After my rant on literary narcissism, I feel impelled to follow my own dictum: suspect yourself first.
Regarding the defects of my poetry, I have had critics say it was "inhuman" or unapproachable, had it compared to "stainless steal." After my last post a good friend wrote me with some insightful comments I would like to excerpt:
"If you're trafficking in authentic mysteries, truly the sublime,
then the intellect can only pretend a sort of false-mastery. So there is
perhaps a tendency towards smugness that you should perennially be on
"A challenge for you I would think is how to strike a communion with your
audience that is earnest and authentic without lapsing into condescension.
[I'm sure you] grasp.. the perils of cerebral poetry in this subjective age."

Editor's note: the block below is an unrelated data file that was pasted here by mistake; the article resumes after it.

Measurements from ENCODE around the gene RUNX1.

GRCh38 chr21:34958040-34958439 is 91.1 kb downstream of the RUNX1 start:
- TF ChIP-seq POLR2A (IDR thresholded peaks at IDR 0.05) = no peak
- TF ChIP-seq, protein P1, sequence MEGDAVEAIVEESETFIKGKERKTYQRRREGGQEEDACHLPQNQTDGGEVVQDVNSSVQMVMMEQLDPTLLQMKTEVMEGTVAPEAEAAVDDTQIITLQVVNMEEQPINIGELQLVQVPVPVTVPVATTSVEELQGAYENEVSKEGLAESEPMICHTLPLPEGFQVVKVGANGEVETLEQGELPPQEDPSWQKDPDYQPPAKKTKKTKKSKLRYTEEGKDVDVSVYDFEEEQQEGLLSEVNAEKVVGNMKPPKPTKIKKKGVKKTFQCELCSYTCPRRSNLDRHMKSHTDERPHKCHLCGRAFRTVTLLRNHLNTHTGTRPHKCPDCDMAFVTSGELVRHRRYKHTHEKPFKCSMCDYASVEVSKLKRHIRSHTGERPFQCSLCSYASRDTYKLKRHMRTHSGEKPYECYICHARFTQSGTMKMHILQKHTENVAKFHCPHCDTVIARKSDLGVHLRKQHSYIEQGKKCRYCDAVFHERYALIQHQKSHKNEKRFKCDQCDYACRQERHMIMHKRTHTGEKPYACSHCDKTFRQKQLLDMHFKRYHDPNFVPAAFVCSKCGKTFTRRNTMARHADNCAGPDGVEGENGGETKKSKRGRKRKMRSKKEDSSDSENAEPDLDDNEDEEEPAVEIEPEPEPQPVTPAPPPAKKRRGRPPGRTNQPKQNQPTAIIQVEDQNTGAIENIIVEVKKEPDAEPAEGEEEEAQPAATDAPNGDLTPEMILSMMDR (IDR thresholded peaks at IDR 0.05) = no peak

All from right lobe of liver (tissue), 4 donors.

I went through some poems trying to find one that exhibited more room for "communion" with the audience, an "open" poem if you will, as opposed to a "closed" or internally completed poem. It took me some time to settle on one I thought would qualify. Here it is:
My grandson’s cry tonight
is a buzz saw on aluminum,
a kickstand scraping concrete—
Reminding me of Beckett’s last play,
where a heap of post-apocalyptic trash appears,
then a baby’s cry, then darkness.
I can’t rid these prickles from my heart,
resentment at his shrieking intransigence—
the fuse of a child abuser?
Holding him is best because
I feel as if I’m doing something.
He is mine and I can’t stand it.
Mood holding, thanks be to God and medications and an understanding wife,